Platinum edges out of doldrums at last as labor threat looms
After months of being ignored in favor of market darling palladium, platinum is finally getting some attention from investors.
The metal, which is mostly used to make jewelry and reduce emissions from car exhausts, is trading near the highest since May and money is pouring into platinum-backed exchanged-traded funds. Prices have gained as expectations for tough wage negotiations this year in top producer South Africa raised the threat of supply disruptions, and platinum’s cheapness relative to other precious metals is also prompting a second look by investors.
“Platinum has been beaten up too much and became too cheap,” said Georgette Boele, a senior foreign-currency and precious-metals analyst at ABN Amro Bank NV. “The fundamentals are not as negative as perceived.”
Here are some charts that show how the mood in the platinum market is changing:
Palladium’s record-setting run early this year catapulted the metal’s premium over platinum to a fresh high in March. The big gap is spurring speculation that carmakers may start working toward substituting platinum in for palladium in their autocatalysts.
One of the reasons platinum fell out of favor was the dimming outlook for diesel-fueled vehicles, which mainly use the metal in their autocatalysts. (Palladium is favored in gasoline cars.) However, manufacturers can take steps to use more platinum instead, if there’s enough incentive to make the change. There are also encouraging signs that diesel’s share of the auto market is stabilizing.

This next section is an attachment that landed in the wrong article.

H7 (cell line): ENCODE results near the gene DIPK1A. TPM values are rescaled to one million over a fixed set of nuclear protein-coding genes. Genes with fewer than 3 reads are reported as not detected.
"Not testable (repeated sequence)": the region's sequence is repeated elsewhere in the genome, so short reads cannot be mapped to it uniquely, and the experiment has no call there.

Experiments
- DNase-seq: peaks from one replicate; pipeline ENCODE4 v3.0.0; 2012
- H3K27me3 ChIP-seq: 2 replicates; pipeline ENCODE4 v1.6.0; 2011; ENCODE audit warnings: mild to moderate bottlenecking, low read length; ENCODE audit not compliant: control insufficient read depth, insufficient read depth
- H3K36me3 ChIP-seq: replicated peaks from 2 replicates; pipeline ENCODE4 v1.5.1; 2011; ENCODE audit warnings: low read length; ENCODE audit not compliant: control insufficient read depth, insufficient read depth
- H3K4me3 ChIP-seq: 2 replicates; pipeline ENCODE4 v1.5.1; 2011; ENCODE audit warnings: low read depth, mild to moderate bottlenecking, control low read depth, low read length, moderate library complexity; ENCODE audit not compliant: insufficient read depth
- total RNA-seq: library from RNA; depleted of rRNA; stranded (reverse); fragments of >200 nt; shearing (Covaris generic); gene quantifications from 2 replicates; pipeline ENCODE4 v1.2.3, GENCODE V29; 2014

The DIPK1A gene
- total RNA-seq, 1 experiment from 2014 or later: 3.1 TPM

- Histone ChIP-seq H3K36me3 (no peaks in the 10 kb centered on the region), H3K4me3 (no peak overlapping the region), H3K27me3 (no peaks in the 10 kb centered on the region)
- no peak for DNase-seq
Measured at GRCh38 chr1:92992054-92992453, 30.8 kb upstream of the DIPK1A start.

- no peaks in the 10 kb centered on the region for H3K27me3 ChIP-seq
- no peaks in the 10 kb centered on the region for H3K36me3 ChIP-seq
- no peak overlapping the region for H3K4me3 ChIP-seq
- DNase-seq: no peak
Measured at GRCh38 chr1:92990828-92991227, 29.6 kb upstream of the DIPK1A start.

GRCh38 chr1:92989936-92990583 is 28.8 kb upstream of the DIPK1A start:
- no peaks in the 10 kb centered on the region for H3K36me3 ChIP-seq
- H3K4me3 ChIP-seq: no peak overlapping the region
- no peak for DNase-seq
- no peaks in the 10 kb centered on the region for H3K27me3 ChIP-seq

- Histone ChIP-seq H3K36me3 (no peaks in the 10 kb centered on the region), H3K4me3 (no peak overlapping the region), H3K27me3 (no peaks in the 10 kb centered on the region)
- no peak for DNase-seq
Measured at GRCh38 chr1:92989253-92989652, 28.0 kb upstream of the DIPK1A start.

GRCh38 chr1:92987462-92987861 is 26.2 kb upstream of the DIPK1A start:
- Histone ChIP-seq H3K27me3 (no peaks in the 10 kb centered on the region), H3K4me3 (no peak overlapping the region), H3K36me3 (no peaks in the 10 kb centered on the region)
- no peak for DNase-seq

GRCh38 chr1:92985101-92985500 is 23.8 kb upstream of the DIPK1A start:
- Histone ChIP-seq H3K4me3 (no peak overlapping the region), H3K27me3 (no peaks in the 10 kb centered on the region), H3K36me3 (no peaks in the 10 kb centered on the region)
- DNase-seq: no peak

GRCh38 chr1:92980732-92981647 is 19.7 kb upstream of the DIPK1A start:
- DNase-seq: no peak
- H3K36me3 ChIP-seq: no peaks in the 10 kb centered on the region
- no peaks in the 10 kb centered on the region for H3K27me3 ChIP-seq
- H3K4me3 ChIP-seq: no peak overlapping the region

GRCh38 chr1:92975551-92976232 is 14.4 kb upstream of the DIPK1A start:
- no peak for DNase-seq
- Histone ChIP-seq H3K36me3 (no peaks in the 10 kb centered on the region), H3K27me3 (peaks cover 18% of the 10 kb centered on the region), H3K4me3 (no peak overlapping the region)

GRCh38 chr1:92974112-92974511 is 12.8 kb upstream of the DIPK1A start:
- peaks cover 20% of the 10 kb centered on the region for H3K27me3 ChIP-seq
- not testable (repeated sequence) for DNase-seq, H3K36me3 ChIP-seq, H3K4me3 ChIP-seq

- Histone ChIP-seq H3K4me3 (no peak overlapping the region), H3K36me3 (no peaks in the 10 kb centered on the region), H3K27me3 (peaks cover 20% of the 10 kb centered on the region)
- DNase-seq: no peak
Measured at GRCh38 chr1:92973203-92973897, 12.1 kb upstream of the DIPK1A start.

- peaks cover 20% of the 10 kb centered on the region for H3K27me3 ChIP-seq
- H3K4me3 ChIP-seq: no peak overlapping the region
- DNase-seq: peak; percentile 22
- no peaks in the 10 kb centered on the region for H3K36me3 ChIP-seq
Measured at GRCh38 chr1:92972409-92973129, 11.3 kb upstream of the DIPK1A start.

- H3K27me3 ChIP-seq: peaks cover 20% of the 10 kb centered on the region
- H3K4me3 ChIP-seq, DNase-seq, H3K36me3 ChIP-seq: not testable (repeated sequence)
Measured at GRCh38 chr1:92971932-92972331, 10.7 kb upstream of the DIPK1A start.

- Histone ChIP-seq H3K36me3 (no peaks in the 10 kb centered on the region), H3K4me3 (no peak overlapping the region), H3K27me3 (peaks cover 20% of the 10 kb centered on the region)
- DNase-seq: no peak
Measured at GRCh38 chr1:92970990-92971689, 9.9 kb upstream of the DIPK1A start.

Platinum is also historically cheap relative to gold, although the spread has started to narrow in recent weeks. Platinum for immediate delivery traded at about $902 an ounce on Friday, while gold was at about $1,295 an ounce. The gap between the two metals should narrow to $350 in the medium term, said Ole Hansen, head of commodity strategy at Saxo Bank A/S.
Platinum supply has outpaced demand for the past two years and the World Platinum Investment Council has forecast another global surplus this year of 680,000 ounces. However, that may change if the South African wage talks later this year break down and workers down tools for an extended period of time.
South Africa’s mining industry has a history of lengthy and sometimes violent protests. Producers are already bracing for tough negotiations, although top miner Anglo American Platinum Ltd.’s chief executive officer, Chris Griffith, said he’s not expecting a long disruption.
Griffith also said there’s no prospect of more new mines starting up anytime soon, even as South African producers benefit from higher prices for palladium and rhodium, which they dig up alongside platinum.
In one of the clearest signs of changing sentiment, holdings in platinum-backed ETFs have surged dramatically. The funds have added about 20 tons of metal this year and reached a record earlier this month.
Data from the U.S. Commodity Futures Trading Commission also points to positive sentiment on platinum. Hedge funds have held a net-long position since the week ended Feb. 26. The bullish platinum bets reached a one-year high in late March, although the net-long position pulled back somewhat in the most recent data.
(by Rupert Rowling)